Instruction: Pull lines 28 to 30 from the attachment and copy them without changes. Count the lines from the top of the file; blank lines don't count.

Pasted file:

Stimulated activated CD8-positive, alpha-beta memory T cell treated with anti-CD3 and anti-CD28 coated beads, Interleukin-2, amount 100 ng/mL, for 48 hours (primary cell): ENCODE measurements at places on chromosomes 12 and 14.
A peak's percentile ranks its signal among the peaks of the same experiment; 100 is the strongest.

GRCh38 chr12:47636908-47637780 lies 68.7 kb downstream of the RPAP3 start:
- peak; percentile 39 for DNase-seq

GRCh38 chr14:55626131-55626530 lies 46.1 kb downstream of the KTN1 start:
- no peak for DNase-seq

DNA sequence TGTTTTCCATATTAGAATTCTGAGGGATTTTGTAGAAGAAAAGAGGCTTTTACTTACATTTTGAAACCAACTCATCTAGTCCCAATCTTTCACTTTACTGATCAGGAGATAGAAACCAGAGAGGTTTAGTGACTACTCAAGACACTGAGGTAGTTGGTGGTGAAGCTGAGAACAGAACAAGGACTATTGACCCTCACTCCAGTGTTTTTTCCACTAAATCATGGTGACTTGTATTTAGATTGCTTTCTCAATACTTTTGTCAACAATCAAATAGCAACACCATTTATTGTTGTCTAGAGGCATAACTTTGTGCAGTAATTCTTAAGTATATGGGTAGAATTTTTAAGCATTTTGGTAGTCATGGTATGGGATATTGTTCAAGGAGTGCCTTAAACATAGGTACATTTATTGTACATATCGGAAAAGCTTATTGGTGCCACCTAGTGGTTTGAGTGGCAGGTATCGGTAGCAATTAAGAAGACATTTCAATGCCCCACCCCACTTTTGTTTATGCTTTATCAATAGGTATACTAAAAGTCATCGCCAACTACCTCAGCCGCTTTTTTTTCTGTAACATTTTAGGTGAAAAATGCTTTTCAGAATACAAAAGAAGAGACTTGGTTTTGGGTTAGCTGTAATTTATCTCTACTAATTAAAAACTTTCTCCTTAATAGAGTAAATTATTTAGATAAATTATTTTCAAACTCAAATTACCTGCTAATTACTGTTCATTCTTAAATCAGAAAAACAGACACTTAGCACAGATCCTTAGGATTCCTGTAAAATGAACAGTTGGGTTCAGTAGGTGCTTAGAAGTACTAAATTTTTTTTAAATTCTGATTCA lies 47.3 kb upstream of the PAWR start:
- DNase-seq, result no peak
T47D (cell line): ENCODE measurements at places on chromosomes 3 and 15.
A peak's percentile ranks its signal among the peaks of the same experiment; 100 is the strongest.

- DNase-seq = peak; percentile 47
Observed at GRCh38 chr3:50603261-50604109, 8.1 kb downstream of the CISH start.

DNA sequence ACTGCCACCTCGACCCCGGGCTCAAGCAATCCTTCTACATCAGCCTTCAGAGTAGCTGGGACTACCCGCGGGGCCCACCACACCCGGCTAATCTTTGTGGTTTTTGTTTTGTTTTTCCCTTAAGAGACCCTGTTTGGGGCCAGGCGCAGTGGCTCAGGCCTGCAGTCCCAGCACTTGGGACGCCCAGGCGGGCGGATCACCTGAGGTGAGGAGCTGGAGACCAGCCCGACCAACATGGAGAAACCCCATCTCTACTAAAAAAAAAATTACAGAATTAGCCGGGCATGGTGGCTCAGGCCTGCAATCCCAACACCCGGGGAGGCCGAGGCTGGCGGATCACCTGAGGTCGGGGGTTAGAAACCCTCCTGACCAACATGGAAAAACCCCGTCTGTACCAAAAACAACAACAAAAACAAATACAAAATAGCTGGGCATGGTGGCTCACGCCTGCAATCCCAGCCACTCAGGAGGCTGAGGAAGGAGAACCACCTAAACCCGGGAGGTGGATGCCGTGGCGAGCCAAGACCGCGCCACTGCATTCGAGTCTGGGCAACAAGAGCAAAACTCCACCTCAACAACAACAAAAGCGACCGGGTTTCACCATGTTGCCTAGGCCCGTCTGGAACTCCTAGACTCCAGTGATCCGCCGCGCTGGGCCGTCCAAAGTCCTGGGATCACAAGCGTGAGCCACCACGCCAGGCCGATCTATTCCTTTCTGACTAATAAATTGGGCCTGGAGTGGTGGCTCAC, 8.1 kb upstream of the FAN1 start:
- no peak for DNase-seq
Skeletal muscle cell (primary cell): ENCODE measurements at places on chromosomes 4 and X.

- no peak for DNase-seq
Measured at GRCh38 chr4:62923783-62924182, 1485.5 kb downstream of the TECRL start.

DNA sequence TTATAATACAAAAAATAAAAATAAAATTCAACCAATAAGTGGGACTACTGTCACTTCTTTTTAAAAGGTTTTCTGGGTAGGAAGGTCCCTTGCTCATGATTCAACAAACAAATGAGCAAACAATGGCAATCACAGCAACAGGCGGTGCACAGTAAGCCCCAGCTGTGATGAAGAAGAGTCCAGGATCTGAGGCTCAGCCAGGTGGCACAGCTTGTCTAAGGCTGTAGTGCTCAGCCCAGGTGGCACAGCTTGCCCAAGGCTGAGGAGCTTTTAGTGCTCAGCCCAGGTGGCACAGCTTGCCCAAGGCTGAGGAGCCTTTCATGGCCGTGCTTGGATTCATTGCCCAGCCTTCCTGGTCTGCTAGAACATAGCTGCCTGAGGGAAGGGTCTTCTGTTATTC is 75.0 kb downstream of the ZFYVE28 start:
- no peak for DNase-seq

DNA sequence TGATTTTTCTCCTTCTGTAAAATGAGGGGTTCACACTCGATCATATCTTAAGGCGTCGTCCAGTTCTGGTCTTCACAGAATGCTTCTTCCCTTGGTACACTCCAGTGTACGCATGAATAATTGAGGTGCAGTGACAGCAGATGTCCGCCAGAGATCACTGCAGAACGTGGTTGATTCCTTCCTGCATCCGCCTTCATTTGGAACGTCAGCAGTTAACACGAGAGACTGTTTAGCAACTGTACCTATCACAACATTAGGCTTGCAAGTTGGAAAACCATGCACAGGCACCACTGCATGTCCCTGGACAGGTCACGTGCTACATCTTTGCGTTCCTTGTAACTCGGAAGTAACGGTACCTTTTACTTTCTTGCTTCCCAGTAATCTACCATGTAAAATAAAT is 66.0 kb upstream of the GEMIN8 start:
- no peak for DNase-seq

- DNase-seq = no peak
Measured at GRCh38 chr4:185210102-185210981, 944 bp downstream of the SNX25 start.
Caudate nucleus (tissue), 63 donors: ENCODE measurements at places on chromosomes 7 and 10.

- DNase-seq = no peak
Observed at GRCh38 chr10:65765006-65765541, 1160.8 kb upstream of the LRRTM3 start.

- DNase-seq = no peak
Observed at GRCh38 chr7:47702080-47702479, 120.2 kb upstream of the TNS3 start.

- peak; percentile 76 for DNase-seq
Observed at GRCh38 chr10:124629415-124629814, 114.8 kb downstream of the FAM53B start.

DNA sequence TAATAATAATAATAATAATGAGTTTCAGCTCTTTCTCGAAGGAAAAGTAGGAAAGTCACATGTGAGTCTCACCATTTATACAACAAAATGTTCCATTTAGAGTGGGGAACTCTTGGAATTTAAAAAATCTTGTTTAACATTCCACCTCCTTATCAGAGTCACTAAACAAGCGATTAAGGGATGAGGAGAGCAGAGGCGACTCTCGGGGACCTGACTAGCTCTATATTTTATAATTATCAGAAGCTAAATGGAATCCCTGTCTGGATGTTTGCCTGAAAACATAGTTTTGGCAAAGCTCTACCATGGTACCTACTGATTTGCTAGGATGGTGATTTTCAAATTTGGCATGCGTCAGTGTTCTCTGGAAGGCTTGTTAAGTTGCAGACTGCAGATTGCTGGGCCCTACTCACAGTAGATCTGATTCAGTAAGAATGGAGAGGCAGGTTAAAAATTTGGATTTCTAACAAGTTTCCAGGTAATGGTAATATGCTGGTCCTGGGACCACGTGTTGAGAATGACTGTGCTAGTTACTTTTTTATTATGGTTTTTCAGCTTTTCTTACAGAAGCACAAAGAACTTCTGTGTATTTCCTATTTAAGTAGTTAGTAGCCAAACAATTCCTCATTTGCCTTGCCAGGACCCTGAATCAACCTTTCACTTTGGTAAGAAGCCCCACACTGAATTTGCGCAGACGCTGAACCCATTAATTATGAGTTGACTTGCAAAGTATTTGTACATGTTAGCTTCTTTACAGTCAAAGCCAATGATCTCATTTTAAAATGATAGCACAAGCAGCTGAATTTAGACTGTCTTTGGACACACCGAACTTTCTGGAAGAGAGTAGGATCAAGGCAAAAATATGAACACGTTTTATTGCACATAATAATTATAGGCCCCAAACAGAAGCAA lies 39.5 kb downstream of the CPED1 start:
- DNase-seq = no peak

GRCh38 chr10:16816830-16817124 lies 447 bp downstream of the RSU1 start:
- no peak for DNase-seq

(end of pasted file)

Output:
Observed at GRCh38 chr7:47702080-47702479, 120.2 kb upstream of the TNS3 start.

- peak; percentile 76 for DNase-seq
Observed at GRCh38 chr10:124629415-124629814, 114.8 kb downstream of the FAM53B start.